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Research Shows UK Adolescents Consume Nearly Two-Thirds of Daily Calories from Ultra-Processed Foods

Research indicates that UK adolescents obtain almost two-thirds of their daily caloric intake from ultra-processed foods (UPFs), with higher consumption rates among those from economically disadvantaged backgrounds.

This conclusion is based on an analysis of food diaries from nearly 3,000 participants aged 11 to 18, spanning from 2008 to 2019, as part of the UK National Diet and Nutrition Survey. Despite a minor reduction in UPF consumption from 68% to 63% over the study period, the data reveals that adolescents in the UK consume more UPFs compared to other age groups.

Dr. Yanaina Chavez-Ugalde of the University of Cambridge, the lead author of the study, emphasized the critical need to address the prevalence of UPFs in the diets of adolescents. She highlighted adolescence as a pivotal stage where individuals begin to make independent dietary choices that can establish long-term health behaviors.

Although she acknowledged that UPFs could have a place in the diet, she recommended that their intake should be significantly lower, suggesting a target closer to 20% of daily caloric intake rather than the current two-thirds.

Research Shows UK Adolescents Consume Nearly Two-Thirds of Daily Calories from Ultra-Processed Foods

Research Shows UK Adolescents Consume Nearly Two-Thirds of Daily Calories from Ultra-Processed Foods

Chavez-Ugalde pointed out that even some ultra-processed wholegrain cereals and breads could contribute beneficial fiber. However, she called for comprehensive policy measures to promote healthier eating habits among adolescents.

These measures could include enhanced food education, stricter marketing regulations, and better access to nutritious food options, aiming to guide adolescents toward making healthier dietary choices.

The study, in collaboration with the University of Bristol, utilized the NOVA criteria to categorize over 5,000 food items from the diaries, which included items like supermarket pieces of bread, breakfast cereals, crisps, and ready meals.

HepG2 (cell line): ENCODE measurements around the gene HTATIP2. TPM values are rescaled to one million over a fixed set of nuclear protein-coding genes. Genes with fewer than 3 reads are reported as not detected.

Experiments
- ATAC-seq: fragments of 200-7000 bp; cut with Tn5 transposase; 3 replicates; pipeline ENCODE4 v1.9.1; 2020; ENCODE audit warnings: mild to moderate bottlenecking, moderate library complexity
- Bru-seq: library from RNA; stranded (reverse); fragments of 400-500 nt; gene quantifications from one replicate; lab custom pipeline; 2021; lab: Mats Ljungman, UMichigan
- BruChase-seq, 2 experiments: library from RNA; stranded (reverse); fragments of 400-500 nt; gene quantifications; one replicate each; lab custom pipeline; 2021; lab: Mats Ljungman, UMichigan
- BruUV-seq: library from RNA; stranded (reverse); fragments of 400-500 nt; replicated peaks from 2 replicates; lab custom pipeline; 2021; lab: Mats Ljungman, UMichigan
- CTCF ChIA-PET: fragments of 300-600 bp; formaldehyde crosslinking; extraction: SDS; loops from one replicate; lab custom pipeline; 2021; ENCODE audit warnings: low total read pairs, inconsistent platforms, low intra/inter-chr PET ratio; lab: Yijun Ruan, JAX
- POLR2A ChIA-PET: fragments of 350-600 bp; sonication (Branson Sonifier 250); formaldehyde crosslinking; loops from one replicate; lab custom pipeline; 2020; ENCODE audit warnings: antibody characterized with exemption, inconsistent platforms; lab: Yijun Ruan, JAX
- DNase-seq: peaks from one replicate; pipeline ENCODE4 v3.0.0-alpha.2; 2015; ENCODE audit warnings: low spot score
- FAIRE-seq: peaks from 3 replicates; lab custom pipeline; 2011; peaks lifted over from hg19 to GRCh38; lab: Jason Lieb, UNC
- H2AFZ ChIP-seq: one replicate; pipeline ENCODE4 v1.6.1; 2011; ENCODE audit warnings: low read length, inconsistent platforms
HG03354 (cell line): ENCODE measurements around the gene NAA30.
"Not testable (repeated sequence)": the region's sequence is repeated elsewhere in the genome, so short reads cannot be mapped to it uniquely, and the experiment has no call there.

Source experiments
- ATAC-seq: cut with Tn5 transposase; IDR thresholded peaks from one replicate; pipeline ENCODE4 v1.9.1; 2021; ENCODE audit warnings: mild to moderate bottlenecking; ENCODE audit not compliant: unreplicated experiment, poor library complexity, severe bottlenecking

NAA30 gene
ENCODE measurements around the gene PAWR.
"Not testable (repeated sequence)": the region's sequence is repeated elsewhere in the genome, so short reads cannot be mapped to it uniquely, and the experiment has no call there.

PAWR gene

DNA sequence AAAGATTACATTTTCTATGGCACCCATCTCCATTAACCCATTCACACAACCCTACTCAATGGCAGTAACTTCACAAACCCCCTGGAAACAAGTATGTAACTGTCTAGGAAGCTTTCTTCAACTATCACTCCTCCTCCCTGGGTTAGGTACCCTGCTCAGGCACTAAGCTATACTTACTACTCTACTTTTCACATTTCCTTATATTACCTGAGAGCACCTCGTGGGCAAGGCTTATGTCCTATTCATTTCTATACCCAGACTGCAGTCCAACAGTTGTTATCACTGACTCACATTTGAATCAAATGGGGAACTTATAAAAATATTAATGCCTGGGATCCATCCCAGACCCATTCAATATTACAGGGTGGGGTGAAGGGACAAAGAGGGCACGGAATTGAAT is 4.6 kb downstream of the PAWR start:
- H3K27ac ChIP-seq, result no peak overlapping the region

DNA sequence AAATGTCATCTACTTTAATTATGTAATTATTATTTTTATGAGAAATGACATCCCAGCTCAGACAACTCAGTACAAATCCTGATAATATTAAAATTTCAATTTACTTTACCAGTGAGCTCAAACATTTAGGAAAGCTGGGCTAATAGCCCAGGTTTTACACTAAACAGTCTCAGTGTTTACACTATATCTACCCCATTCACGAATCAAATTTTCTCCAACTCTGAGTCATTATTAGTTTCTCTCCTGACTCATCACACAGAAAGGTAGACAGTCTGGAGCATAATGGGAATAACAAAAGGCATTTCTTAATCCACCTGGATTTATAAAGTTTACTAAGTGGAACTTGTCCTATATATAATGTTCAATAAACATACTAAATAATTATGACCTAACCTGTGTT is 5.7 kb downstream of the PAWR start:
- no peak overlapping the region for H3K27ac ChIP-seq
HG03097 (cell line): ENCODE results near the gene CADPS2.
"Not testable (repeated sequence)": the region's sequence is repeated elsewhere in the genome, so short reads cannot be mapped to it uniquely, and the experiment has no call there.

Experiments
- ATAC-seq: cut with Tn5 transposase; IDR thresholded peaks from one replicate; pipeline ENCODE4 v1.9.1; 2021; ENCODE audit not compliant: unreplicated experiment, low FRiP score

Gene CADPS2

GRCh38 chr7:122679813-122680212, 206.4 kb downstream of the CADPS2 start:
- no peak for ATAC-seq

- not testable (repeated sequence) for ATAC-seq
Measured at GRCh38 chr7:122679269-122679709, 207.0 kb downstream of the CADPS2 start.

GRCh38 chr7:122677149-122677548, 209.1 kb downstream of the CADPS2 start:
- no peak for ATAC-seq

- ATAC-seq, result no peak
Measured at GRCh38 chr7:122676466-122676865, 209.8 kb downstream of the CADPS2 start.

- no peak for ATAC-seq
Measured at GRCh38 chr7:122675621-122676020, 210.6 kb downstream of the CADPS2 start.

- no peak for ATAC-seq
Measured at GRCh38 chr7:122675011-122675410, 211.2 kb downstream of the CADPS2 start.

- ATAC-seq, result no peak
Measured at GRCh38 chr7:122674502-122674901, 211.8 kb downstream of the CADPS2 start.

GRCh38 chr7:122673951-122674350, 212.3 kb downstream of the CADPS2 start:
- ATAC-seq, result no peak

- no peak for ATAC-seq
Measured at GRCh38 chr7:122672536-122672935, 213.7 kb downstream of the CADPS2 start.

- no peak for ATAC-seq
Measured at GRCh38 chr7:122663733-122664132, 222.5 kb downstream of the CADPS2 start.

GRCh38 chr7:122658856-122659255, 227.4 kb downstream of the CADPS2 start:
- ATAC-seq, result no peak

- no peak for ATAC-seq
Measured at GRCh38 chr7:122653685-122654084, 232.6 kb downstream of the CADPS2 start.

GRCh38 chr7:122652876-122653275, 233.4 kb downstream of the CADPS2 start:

It revealed socioeconomic and demographic disparities in UPF consumption: adolescents from more deprived backgrounds consumed a higher percentage of UPFs (68.4%) compared to their less deprived peers (63.8%). Additionally, white adolescents and those living in northern England reported higher UPF consumption than non-white adolescents and those in southern England, respectively.

Experts like Carmen Piernas-Sanchez from the University of Oxford and Gunter Kuhnle from the University of Reading provided additional context. Piernas-Sanchez highlighted that the high percentage of UPF consumption is not unique to the UK, as similar trends are observed in other countries like the US.

She suggested that future research should identify the top food sources of UPFs to inform better dietary policies. Kuhnle, however, cautioned against imposing strict restrictions on UPFs without strong evidence, advocating instead for promoting overall healthier eating habits rather than focusing on specific foods to avoid.

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